Myanmar participated as an observer in the convention’s annual Meetings of States Parties in 2010 and 2012 and intersessional meetings in 2013. Myanmar did not attend the First Review Conference in Dubrovnik in September 2015.
 Permanent Mission of the Philippines to the UN in Geneva press release, “Philippines hosts webinar to promote Convention on Cluster Munitions among ASEAN Member States,” Manila and Geneva, 29 July 2020.
 “Implementation of the Convention on Cluster Munitions”, UNGA Resolution 75/62, 7 December 2020.
 Statement by Ye Minn Thein, Ministry of Foreign Affairs, Regional Conference on the Promotion and Universalization of the Convention on Cluster Munitions, Bali 16 November 2009.
 “Burma army uses cluster bombs to take key KIO position near Laiza,” Kachin News Group, 26 January 2013. On 19 April 2013, the deputy secretary of the Kachin National Council (KNC) provided photographs to the Cluster Munition Coalition (CMC) showing an unknown type of air-dropped bomb that it said, “confirmed that the World War-Two era 20-pound fragmentation bombs were used during the airstrikes in the KIA’s strategic outposts between 14 December 2012 and 8 January 2013 by the Myanmar Air Force.” According to the KNC, “this type has never been used in Burma’s civil war before.” The photographs were contained in an email sent to the CMC by Hkun Htoi, Deputy Secretary, KNC, 19 April 2013.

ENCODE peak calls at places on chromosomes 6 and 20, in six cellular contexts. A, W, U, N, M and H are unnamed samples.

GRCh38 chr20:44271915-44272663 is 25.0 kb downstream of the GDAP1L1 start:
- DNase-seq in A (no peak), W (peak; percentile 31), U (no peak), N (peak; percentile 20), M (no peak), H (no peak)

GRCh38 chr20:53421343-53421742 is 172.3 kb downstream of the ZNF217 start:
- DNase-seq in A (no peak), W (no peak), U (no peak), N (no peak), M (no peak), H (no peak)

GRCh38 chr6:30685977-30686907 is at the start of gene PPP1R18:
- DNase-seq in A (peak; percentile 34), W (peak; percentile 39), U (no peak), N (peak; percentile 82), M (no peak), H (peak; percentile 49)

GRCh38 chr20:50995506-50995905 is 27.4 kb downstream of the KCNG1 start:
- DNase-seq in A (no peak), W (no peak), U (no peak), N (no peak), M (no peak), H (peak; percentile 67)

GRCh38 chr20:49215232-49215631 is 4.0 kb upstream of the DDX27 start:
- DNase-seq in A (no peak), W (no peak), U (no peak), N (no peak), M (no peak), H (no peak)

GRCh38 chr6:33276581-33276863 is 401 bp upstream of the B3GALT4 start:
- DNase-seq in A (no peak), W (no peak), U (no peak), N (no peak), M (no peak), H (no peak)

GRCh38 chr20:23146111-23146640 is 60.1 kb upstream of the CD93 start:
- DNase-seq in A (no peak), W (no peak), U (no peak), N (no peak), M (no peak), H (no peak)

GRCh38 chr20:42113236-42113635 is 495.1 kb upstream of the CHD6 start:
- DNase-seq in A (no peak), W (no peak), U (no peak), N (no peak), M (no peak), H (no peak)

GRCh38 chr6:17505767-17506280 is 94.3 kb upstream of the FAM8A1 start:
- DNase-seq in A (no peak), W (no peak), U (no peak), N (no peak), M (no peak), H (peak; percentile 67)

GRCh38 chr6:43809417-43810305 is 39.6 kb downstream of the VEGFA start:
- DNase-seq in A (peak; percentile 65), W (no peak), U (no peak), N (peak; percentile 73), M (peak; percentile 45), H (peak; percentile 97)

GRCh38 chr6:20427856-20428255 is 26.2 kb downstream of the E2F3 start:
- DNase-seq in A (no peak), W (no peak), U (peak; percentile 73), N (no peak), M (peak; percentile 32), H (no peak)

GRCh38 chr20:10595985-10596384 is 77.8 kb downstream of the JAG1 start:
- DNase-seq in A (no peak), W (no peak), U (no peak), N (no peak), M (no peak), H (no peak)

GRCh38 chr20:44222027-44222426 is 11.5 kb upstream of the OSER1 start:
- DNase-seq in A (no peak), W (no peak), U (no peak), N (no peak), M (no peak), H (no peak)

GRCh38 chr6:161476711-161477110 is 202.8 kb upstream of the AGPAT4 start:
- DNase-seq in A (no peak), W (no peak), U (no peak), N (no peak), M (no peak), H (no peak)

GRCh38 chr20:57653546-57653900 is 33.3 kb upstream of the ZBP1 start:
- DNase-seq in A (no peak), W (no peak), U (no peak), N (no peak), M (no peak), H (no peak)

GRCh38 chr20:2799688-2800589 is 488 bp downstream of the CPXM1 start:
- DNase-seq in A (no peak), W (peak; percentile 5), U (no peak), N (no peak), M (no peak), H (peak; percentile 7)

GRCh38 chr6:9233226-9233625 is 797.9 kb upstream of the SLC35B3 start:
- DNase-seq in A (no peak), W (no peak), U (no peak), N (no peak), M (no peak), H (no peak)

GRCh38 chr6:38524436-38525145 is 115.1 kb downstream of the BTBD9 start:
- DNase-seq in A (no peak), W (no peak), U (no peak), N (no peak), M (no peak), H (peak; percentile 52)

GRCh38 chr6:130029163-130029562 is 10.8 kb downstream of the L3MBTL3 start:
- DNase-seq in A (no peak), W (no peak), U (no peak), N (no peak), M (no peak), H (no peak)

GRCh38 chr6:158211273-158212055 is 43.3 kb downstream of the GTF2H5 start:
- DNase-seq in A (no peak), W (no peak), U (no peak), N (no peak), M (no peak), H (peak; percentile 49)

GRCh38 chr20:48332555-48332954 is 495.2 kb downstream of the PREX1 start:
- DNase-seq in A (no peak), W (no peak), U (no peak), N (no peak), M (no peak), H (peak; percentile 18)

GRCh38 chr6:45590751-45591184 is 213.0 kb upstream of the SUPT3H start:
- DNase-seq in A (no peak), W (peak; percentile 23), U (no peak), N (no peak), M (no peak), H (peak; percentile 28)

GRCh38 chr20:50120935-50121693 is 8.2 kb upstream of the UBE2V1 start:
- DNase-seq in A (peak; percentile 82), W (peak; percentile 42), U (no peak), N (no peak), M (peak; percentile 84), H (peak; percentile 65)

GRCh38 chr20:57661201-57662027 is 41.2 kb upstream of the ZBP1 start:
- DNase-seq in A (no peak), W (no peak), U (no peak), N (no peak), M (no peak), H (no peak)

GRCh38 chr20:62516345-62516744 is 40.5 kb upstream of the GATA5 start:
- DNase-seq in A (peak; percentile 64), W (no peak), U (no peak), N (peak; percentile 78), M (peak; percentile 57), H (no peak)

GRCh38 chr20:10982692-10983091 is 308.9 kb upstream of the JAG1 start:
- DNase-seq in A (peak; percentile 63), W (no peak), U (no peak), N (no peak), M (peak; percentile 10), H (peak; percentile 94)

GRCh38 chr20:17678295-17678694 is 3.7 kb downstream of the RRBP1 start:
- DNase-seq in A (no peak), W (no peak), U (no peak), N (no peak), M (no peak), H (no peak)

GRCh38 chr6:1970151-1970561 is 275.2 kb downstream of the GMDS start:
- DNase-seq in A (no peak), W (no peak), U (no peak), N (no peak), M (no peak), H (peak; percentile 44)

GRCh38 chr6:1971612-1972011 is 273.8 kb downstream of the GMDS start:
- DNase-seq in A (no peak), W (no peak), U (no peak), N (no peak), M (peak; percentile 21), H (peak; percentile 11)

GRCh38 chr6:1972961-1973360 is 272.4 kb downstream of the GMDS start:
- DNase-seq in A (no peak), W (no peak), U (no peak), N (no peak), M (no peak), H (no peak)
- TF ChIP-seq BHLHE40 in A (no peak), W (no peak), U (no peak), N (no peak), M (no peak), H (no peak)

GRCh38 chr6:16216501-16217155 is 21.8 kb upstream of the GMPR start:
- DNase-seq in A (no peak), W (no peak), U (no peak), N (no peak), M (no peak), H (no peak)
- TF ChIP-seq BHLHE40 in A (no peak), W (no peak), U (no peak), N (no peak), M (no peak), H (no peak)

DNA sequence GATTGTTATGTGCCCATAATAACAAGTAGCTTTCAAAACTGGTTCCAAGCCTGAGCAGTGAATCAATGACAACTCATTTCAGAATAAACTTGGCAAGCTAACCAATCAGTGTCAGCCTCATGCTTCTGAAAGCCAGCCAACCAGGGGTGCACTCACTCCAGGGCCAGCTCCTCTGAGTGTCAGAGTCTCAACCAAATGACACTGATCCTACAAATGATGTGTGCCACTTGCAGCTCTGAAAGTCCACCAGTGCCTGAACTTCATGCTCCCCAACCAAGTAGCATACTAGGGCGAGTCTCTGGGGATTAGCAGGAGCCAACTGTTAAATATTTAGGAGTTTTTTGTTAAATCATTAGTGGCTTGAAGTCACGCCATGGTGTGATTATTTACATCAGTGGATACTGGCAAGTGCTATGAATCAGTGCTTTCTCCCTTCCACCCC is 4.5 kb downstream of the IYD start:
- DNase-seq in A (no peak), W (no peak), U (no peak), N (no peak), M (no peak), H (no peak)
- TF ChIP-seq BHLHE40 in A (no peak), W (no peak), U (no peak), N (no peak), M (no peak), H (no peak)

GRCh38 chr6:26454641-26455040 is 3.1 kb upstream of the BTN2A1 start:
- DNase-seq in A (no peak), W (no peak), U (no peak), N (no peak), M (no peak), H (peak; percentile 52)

There is evidence that Myanmar government forces mounted six fragmentation bombs to the adaptor, which then separated from the rack when dropped from the air. Photographs show a metal tubular rack that appears to be similar in design to the United States-produced M1 cluster adapter. The small fragmentation bombs are of a more modern design and marking than World War II-era munitions. A military officer who requested anonymity confirmed that the weapon was manufactured in Myanmar; additionally, a former military ordnance officer confirmed that the markings on the weapons were those used by Myanmar’s armed forces.
 “Myanmar Defense Weapons,” 20 March 2014. English translation from Hla Oo’s Blog, “Burma Army’s MRLS or Multi Rocket Launcher Systems,” 23 March 2014.